Obama on Egypt: Praise for the 'moral force of nonviolence'
President Obama hit the right points and tone in his statement responding to the resignation of Hosni Mubarak. Here's the text of his remarks.
After ups and downs in the US response to the protests for democracy in Egypt, this afternoon President Obama got it right. He praised the people of Egypt, he laid out the democratic steps that must be taken, he assured Egypt of US partnership, and he pointed to the moral power of nonviolence to change the world. His statement is worth reading in its entirety. Here is the full transcript provided by the White House:Skip to next paragraph
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Good afternoon, everybody. There are very few moments in our lives where we have the privilege to witness history taking place. This is one of those moments. This is one of those times. The people of Egypt have spoken, their voices have been heard, and Egypt will never be the same.
By stepping down, President Mubarak responded to the Egyptian people’s hunger for change. But this is not the end of Egypt’s transition. It’s a beginning. I’m sure there will be difficult days ahead, and many questions remain unanswered. But I am confident that the people of Egypt can find the answers, and do so peacefully, constructively, and in the spirit of unity that has defined these last few weeks. For Egyptians have made it clear that nothing less than genuine democracy will carry the day.
The military has served patriotically and responsibly as a caretaker to the state, and will now have to ensure a transition that is credible in the eyes of the Egyptian people. That means protecting the rights of Egypt’s citizens, lifting the emergency law, revising the constitution and other laws to make this change irreversible, and laying out a clear path to elections that are fair and free. Above all, this transition must bring all of Egypt’s voices to the table. For the spirit of peaceful protest and perseverance that the Egyptian people have shown can serve as a powerful wind at the back of this change.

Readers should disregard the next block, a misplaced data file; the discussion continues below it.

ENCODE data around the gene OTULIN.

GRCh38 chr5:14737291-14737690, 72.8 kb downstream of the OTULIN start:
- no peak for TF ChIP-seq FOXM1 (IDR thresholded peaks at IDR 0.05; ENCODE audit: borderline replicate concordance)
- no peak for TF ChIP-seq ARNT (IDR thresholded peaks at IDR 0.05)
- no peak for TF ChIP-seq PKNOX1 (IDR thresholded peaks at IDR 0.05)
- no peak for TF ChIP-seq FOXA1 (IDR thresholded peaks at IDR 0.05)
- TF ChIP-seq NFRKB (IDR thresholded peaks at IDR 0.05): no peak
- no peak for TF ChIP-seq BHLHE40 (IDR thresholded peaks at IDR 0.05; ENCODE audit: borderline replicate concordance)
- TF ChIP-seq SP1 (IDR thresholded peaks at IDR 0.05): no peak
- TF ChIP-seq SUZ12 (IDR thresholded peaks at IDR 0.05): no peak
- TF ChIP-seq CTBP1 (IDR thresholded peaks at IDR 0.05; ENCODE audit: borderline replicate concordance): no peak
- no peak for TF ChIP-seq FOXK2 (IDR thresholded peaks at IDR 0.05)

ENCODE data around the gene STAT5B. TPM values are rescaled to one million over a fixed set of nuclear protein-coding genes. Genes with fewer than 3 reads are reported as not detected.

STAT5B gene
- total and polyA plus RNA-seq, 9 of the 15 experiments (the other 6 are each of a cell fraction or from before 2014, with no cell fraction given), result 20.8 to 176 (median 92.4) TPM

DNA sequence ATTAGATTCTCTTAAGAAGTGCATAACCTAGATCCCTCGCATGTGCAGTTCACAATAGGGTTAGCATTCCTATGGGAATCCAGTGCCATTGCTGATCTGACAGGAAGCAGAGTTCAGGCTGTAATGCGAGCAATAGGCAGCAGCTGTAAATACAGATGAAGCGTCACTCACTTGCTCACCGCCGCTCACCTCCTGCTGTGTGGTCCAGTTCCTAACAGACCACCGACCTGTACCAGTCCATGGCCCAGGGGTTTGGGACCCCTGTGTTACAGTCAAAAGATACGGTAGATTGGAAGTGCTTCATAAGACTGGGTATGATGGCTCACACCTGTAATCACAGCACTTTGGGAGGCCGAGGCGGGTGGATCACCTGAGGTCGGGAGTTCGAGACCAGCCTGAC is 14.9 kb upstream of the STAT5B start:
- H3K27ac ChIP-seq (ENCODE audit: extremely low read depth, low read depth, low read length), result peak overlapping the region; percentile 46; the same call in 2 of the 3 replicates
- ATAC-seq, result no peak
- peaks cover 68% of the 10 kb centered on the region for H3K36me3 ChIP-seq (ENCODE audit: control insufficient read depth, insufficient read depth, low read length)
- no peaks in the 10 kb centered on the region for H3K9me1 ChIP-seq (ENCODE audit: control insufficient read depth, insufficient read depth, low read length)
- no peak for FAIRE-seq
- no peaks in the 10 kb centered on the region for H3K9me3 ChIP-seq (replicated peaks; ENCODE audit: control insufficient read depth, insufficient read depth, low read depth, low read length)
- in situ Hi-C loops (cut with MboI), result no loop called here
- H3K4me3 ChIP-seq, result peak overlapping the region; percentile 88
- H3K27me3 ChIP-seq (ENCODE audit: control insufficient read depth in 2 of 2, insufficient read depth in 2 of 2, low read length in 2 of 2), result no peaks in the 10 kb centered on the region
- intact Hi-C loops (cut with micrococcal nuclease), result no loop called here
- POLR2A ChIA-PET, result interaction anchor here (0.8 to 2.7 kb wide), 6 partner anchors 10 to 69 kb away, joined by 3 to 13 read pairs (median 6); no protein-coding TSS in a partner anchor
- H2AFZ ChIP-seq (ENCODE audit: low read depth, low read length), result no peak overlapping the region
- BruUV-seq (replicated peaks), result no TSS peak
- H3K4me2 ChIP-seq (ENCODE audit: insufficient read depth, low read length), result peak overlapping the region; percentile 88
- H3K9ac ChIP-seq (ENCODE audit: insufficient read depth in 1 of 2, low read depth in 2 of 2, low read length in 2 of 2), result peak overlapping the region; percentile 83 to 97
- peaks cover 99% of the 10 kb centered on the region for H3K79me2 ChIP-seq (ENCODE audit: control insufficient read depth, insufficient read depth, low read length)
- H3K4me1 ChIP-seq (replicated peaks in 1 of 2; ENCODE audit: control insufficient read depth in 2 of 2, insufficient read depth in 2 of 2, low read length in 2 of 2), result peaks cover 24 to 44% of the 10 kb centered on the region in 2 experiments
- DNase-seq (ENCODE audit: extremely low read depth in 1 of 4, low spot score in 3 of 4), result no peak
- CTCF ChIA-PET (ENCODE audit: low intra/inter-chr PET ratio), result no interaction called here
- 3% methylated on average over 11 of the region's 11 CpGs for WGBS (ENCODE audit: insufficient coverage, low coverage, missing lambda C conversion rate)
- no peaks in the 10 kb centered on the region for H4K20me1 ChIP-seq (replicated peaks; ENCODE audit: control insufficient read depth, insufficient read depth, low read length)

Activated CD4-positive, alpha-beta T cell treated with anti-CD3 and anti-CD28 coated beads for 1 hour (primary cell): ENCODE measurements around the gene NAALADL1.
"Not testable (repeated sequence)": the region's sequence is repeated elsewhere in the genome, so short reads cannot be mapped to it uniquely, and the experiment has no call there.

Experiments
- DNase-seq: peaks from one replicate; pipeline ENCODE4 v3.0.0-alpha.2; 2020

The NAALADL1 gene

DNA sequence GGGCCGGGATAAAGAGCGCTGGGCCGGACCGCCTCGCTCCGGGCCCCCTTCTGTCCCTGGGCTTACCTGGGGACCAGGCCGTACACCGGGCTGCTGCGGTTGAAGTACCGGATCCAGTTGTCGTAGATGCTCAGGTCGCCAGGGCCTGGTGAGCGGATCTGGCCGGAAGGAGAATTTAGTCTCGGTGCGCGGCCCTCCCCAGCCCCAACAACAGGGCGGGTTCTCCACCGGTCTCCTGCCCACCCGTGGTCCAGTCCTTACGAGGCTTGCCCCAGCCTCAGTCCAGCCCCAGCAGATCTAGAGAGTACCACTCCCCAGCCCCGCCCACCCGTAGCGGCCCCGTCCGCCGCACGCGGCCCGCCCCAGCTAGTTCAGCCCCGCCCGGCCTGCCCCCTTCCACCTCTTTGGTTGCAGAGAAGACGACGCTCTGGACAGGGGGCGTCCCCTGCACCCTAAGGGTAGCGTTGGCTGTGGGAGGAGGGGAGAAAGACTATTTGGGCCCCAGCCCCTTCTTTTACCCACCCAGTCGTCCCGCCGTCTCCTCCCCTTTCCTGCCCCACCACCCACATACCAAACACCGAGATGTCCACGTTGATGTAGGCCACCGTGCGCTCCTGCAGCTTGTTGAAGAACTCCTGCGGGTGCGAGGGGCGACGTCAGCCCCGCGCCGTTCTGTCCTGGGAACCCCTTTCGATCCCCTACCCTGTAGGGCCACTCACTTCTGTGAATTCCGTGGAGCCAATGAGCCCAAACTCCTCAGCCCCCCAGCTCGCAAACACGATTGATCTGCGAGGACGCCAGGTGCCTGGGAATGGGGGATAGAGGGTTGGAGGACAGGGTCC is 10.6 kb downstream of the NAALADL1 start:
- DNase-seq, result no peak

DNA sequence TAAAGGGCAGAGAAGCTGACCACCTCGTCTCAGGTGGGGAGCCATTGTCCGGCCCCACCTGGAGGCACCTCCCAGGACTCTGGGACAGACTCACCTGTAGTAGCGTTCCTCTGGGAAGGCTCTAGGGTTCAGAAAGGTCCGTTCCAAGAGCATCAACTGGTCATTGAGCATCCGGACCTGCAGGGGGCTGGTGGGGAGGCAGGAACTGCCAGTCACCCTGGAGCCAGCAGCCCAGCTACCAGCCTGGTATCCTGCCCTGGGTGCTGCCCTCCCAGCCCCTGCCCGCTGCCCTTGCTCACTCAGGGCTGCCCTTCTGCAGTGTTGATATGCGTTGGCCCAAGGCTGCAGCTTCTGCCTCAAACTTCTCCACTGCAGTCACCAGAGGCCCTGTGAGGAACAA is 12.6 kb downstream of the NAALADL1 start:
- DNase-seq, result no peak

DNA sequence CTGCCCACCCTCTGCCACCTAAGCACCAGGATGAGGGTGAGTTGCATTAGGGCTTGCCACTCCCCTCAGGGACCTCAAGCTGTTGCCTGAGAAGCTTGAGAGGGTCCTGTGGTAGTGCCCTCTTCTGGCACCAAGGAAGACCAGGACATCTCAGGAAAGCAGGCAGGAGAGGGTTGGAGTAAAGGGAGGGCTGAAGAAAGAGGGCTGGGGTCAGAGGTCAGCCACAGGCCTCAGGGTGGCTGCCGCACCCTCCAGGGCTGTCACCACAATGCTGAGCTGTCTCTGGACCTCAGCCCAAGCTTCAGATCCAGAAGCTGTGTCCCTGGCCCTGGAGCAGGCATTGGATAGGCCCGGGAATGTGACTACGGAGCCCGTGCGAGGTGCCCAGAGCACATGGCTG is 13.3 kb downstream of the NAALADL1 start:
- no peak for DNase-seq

The United States will continue to be a friend and partner to Egypt. We stand ready to provide whatever assistance is necessary -- and asked for -- to pursue a credible transition to a democracy. I’m also confident that the same ingenuity and entrepreneurial spirit that the young people of Egypt have shown in recent days can be harnessed to create new opportunity -- jobs and businesses that allow the extraordinary potential of this generation to take flight. And I know that a democratic Egypt can advance its role of responsible leadership not only in the region but around the world.
Egypt has played a pivotal role in human history for over 6,000 years. But over the last few weeks, the wheel of history turned at a blinding pace as the Egyptian people demanded their universal rights.
We saw mothers and fathers carrying their children on their shoulders to show them what true freedom might look like.